• Use of Burlington interconnection to obtain water. “Burlington has supplied us with upwards of 400-500 gallons per minute over in the Network Drive area and that has been very helpful. That’s been very good for our system right now because it is chloraminated water also. But they took a lightning strike a week and a half ago and blew half of their lines out on the wells,” Warrington said.“We have talked to Billerica, too, but we’d need to do some structural work before that connection is possible.”
  • Reactivation of Shawsheen Road wellfield.Work to replace this well is due to be completed in the near future. The DPW does not plan to activate the well until after the reactivation of the Pine Hill tank and the end of the flushing program. The Shawsheen well water is not treated with the same additives as MWRA water and, for the duration of the testing period, it is preferred that only chloraminated water enter the system.

During Warrington’s presentation, Selectman Bill Moonan asked if the summer’s high temperatures had played a role.

“We do suspect it would go away on its own if we did nothing—probably by December the system would adjust itself. We know that temperature is one of the elements that’s causing this to happen. Biofilms can develop and harbor bacteria,”Warrington responded.

Selectman Margot Fleischman added, “We are one of the three towns in the [MWRA] system to experience this problem and the only one that was actionable. It struck me that a lot of other towns must have similar infrastructure to ours and I wonder what might be different about Bedford? Or is there something different about Bedford’s infrastructure? Is our infrastructure older than our neighboring towns? Because obviously it’s hot everywhere. Why are we the only one of all these communities that’s having a problem?”

“That’s probably the million dollar question,” replied Warrington. “There are other towns, very similar, at the fringe of the system. The water is coming in very warm—72 degrees…. When you think about it, that water originates at Quabbin Reservoir, enters into Wachusett Reservoir after going through a very deep tunnel and enters another very deep aqueduct with a ground temperature of high 40’s/low 50’s. The only time it gets exposed is when it hits the MWRA Walnut Hill tank in Waltham or the Turkey Hill tank in Arlington. Then it gets back in the pipes and comes to Bedford. Somehow it gets up to 72 degrees.”

MWRA’s Mark Johnson added, “Temperature is playing a very big role and we’re seeing it in all our tanks across the system. The heat wave this summer has been really extraordinary. It’s been the hottest July on record. The other common denominators are the unlined cast iron pipe and the lack of circulation in some of the pipes. It becomes an ideal condition for potential bacteria growth.”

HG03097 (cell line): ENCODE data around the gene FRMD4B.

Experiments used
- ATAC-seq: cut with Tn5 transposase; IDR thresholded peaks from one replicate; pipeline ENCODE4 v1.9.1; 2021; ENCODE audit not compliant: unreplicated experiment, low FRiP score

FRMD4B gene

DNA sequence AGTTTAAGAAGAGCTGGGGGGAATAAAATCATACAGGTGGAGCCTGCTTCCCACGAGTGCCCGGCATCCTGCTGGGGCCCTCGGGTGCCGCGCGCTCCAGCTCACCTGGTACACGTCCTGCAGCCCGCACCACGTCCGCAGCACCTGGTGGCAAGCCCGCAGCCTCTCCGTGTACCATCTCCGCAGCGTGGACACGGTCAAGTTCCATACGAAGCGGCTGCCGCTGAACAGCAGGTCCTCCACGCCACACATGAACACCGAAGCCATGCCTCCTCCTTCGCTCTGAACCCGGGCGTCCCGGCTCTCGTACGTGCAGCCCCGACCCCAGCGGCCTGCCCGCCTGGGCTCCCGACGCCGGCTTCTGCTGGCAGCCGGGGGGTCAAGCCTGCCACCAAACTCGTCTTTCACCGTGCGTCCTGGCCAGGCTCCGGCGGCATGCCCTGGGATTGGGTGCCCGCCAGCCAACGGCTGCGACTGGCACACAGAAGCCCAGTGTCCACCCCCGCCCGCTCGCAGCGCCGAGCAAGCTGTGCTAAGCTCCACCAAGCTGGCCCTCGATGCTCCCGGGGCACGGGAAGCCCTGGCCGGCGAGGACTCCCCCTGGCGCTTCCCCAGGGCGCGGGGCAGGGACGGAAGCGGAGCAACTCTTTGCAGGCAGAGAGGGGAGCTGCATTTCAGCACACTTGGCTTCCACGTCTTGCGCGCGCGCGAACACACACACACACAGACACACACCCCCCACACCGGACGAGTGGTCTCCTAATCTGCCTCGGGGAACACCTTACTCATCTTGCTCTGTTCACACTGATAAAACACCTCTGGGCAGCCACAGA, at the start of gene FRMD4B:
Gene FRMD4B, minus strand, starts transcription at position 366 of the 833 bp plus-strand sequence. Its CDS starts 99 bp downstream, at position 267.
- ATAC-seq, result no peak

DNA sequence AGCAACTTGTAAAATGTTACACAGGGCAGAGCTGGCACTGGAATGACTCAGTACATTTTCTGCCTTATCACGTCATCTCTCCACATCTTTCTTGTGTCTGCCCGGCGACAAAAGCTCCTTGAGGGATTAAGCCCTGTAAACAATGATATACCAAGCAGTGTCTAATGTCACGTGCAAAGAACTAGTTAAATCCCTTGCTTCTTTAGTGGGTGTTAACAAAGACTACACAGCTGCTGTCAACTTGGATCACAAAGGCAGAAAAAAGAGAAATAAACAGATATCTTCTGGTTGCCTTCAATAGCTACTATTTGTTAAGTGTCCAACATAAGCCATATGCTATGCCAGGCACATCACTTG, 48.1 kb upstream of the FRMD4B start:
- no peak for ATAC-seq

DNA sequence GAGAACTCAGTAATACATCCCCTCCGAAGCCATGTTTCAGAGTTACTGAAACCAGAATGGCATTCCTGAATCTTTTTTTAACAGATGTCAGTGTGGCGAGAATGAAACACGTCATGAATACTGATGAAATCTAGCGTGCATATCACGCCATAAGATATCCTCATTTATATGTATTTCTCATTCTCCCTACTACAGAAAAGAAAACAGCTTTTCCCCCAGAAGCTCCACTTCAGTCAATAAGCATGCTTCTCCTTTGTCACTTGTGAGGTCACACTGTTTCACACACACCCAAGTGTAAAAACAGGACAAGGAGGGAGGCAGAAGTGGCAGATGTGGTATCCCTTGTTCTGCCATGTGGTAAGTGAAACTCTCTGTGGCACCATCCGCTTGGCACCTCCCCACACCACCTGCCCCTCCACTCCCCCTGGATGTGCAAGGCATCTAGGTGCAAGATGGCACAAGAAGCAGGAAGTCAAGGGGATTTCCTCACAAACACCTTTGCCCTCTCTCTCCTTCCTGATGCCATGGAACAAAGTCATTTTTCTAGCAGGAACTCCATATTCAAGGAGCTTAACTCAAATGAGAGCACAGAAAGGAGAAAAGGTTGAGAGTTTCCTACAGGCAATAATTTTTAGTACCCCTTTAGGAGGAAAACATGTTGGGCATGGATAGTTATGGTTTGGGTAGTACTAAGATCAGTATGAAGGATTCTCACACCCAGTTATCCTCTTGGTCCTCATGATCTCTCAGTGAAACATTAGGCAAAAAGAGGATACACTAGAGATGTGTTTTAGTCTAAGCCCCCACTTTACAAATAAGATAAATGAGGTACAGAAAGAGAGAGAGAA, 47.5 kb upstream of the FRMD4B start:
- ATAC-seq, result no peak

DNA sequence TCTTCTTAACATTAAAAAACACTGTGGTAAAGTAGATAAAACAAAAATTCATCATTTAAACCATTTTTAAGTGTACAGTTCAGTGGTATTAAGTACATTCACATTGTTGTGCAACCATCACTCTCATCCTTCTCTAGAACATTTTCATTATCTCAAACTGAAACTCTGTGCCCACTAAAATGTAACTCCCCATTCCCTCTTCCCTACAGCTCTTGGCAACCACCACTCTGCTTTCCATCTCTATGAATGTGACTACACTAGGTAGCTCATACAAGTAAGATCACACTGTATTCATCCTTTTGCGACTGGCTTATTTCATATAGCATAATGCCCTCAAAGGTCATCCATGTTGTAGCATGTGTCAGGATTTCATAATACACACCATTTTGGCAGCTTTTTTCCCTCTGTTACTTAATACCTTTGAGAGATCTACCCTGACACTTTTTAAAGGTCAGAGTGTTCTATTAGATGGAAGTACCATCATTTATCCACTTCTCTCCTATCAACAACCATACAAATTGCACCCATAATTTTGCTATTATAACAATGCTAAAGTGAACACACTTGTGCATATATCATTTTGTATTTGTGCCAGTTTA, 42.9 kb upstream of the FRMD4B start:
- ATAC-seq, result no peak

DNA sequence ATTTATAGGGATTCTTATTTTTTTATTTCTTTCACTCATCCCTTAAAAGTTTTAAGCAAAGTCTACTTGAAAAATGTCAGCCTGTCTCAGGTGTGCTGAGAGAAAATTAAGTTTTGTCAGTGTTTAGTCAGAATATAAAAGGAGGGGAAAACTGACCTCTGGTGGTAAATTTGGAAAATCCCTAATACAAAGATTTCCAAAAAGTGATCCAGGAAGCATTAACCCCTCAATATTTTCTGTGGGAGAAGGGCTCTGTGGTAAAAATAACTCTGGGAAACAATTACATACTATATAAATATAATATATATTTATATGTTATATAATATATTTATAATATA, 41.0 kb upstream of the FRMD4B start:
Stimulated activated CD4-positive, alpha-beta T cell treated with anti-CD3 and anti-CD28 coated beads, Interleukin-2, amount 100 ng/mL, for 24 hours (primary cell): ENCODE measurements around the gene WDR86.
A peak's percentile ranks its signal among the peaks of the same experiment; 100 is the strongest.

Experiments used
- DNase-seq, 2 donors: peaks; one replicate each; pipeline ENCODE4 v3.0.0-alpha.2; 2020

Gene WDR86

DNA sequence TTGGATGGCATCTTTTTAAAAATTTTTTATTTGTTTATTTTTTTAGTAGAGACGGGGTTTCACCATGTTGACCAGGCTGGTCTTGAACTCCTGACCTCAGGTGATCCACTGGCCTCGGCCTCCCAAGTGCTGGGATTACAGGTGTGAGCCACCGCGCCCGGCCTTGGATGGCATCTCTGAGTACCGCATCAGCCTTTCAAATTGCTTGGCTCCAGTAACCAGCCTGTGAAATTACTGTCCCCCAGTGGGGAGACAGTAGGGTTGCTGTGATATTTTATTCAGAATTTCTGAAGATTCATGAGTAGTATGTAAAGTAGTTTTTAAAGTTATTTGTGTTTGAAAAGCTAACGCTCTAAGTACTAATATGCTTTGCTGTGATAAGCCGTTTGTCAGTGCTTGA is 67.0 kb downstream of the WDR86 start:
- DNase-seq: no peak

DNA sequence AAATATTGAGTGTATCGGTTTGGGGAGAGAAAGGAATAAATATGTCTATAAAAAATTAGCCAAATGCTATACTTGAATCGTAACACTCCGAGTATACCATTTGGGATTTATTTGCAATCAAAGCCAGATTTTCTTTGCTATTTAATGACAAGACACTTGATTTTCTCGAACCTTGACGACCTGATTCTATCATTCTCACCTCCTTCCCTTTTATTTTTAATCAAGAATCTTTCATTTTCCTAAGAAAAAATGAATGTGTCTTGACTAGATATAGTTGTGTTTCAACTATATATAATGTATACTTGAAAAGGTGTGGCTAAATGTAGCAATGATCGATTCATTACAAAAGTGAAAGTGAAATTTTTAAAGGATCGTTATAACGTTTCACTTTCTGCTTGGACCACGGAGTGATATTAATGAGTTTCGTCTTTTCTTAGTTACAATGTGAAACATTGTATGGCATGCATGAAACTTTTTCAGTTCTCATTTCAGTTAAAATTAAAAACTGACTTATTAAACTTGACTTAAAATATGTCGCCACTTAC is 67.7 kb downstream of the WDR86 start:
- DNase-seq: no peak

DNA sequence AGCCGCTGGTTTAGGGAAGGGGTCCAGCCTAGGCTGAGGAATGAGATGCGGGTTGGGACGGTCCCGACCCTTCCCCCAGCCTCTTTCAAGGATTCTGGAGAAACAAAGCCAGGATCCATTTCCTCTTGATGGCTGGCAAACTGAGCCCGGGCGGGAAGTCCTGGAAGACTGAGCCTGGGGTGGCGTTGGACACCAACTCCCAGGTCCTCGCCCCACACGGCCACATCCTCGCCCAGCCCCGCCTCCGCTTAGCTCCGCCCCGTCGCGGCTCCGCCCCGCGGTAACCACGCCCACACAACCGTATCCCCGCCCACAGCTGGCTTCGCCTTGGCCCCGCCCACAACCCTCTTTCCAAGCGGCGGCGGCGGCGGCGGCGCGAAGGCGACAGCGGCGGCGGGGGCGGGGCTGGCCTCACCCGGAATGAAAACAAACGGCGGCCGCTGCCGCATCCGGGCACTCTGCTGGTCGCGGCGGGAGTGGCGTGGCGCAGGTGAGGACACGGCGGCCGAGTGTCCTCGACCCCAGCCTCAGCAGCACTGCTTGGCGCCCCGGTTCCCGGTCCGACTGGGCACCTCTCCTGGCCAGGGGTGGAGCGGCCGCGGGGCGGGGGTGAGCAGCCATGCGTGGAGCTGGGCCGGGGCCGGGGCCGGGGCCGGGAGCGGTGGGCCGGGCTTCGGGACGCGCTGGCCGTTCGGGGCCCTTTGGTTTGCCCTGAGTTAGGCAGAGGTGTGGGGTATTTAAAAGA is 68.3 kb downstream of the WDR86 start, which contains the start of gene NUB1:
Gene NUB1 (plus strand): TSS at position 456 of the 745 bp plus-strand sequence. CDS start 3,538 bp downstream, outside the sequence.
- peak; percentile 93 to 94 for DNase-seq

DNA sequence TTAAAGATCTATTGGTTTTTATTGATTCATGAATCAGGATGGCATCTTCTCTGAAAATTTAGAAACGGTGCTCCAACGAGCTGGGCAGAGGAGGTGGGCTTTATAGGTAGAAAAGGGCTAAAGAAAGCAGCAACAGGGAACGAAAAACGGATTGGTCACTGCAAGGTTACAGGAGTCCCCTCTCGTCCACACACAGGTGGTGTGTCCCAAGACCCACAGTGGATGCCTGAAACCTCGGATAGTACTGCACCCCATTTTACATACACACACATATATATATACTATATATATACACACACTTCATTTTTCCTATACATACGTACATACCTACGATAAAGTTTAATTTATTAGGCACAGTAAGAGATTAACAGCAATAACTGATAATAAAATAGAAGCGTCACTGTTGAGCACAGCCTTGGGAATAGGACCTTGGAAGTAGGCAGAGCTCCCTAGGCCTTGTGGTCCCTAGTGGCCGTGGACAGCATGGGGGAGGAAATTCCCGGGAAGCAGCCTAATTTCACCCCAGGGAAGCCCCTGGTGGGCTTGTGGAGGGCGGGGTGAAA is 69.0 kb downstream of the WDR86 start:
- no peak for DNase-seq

Chairman Cathy Cordes asked Warrington to give the Selectmen an early estimate of how much it has cost, so far, to address the problem.

“In terms of water, we’ve put approximately 36 million extra gallons of water through the system at just under $3,000/million gallons. We’ve also taken about 18 million gallons from Burlington and they generally charge us about what Lexington charges.  So we’ve got about $45,000 worth of water there. The overall budget for water…we’ve been running a surplus. Last year, we turned back about $60–$70,000. Taking that into account and depending on how kind the rest of the year is to us, we could possibly come in within the budget, assuming no more heavy, constant flushing.”

As for department overtime expenses, the water division’s budget has been depleted for the year. Warrington hopes that with some creative scheduling and use of cross-trained staff from other departments, things might work out. “But if another Halloween storm or another Hurricane Irene happens, all bets are off,” he cautioned. “I hope to absorb it, but I just can’t guarantee [that].”

Warrington also itemized other long-term actions that might be taken to address the potential for recurring problems. They include:

  • Lining the approximately 36% of piping that is not currently lined. After the Fletcher Road and Great Road pipe lining projects are completed, about 34% of Bedford’s pipes will still be unlined. Page Road is slated for lining next after the Great Roadproject is completed.
  • Installing mixing mechanisms in the water tanks to keep a water current moving so that bacteria has less of a chance of forming. Mixing apparatus could be solar-powered.The cost estimate is $40,000 per tank, and other towns, like Burlington and Lexington, have been installing them.

In the meantime, Warrington continues to work with what he called “three or four of the country’s best water minds” to solve the problem.

“It sounds like we’re doing everything we can think of,” said Selectman Moonan.

“We appreciate all the work that’s gone into this,” said Cordes. “It’s an unfortunate situation, but the water is still safe to drink.”


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Alethea Yates
Alethea Yates
9 years ago

An excellent article! Most informative.